Labor and Delivery

Many women who are pregnant may have many questions about their upcoming labor and delivery. What I have done here was take what I have researched to be the top questions asked by women, whether first time moms or moms who have already had children, and put the answers or links to site(s) I have researched to give the best answers for you.

I have done most of the work for you moms and put it all here. As I mom I have spent lots of time on the internet personally looking for answers to many of my questions, so I can understand the need for a one stop help site, with so many sites out there to go through.

Labor and Delivery Q&A:

  1. Braxton hicks Contractions
  2. Labor Contractions
  3. Will I know if my water broke?
  4. When to go to the Hospital
  5. Should you call the doctor?
  6. Vaginal Birth After C-Section
  7. How long can labor take?
  8. Does labor and delivery get easier the more children you have?
  9. Is Labor always painful?
  10. What types of pain treatments are available?
  11. Who is allowed to be with me during the labor and birth?
  12. I have young children, should I have a babysitter prepared?
  13. What to do if you give birth before you get to the hospital
  14. How to deal with the Nurses?
  15. Will the doctors have to cut an incesion, otherwise known as an episiotomy, for me to give birth?
  16. What if I have to have a c-section?
  17. Once I have my baby what happens next?
  18. Who can stay with me at the hospital?
  19. How long will I stay at the hospital?

  1. Braxton hicks Contractions
    1. Definition: Irregular contractions of the womb (the uterus) occurring towards the middle of pregnancy in the first pregnancy and, earlier and more intensely, in subsequent pregnancies.

      These contractions tend to occur during physical activity. The uterus tightens for 30 to 60 seconds beginning at the top of the uterus; and the contraction gradually spreads downward before relaxing. Although said to be painless, Braxton Hicks contractions may be quite uncomfortable and sometimes difficult to distinguish from the contractions of true labor.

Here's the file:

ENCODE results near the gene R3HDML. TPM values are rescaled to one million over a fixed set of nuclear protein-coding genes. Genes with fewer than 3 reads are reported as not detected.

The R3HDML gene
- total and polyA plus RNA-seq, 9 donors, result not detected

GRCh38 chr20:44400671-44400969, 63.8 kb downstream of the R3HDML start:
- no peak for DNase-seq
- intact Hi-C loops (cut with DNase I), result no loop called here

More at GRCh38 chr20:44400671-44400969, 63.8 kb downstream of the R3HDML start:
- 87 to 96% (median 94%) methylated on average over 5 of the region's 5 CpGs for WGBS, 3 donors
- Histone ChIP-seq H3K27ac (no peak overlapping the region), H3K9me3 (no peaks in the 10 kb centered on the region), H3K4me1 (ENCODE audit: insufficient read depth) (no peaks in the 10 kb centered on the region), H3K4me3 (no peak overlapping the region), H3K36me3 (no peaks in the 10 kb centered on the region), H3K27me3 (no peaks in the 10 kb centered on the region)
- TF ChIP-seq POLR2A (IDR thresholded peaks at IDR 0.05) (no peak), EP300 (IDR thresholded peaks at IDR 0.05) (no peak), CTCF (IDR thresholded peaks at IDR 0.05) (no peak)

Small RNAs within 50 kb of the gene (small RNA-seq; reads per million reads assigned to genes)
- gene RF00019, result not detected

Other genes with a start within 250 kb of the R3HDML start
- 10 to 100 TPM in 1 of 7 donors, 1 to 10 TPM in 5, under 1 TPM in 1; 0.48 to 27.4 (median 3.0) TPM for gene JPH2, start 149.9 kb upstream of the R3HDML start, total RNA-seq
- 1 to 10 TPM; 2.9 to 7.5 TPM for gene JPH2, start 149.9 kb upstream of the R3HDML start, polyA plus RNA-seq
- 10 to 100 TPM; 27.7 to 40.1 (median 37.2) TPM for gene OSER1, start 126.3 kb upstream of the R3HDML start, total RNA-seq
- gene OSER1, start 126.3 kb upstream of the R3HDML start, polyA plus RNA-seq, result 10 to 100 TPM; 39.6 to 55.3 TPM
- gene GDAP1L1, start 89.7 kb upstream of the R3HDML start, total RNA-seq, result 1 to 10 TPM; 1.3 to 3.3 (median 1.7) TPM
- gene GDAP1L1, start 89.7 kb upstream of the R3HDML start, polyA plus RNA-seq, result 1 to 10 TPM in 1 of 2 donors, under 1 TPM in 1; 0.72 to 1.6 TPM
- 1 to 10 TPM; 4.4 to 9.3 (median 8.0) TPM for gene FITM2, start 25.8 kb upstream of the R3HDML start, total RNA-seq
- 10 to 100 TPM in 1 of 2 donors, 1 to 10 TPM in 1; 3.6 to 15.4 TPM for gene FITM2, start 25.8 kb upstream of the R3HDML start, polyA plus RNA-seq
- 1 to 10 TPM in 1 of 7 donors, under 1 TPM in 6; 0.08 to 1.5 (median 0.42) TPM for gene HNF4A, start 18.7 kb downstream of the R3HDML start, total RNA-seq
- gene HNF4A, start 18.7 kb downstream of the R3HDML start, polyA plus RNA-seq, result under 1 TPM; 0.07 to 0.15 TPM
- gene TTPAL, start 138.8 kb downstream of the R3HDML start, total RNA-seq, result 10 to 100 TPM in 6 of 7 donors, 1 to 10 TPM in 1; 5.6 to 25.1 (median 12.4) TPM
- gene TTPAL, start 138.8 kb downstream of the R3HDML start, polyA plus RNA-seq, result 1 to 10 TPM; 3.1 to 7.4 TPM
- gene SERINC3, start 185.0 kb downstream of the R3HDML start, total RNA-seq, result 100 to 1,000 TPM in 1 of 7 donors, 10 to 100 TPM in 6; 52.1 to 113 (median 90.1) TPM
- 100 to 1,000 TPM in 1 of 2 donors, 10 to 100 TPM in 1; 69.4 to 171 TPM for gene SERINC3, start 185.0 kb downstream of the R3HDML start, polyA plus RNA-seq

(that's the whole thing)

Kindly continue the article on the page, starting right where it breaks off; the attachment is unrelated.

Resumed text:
Not named for a Dr. Braxton and a Dr. Hicks but for John Braxton Hicks (1823-1897), a British gynecologist.

      Read More >>>

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  2. Labor Contractions
    1. The First Stage of Labor
      A. Early Labor
      Definition: Early labor is defined by cervical dilation of 0-3cm, contractions in the range of 5-20 minutes and lasting for about 30-45 seconds.

      Signs and Symptoms of Early Labor: Mothers typically notice several possible labor signs such as back ache and nesting urges. Contractions progress over time by getting longer, stronger and closer together. Mothers may notice some mild-moderate intensity during contractions, however, in between contractions she is able to converse and behaves normally.

      What Support People can do: Encourage mothers to rest, eat lightly and conserve energy. Assist with relaxing activities such as reading, walking, breathing exercises during contractions as needed. In most cases, mothers can safely stay home during early labor. Check with your care provider regarding their recommendation for you.

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  3. Will I know if my water broke?
    1. by Lisa Rodriguez, R.N. and Marjorie Greenfield, M.D.
      reviewed by Marjorie Greenfield, M.D.

      Having heard more than one story about a pregnant woman's water breaking in some very inconvenient public place, most women worry about where--as well as when--it will happen to them. In addition, one of the most common questions pregnant women ask is how they will know if their water has indeed broken.

      That said, sometimes it's extremely obvious that you broke your water, because you experience a big gush of fluid that soaks through your clothes and simply can't be mistaken for anything else. At other times, however, it happens in a more subtle manner that understandably is mistaken for vaginal discharge or urine leakage--both common occurrences during pregnancy.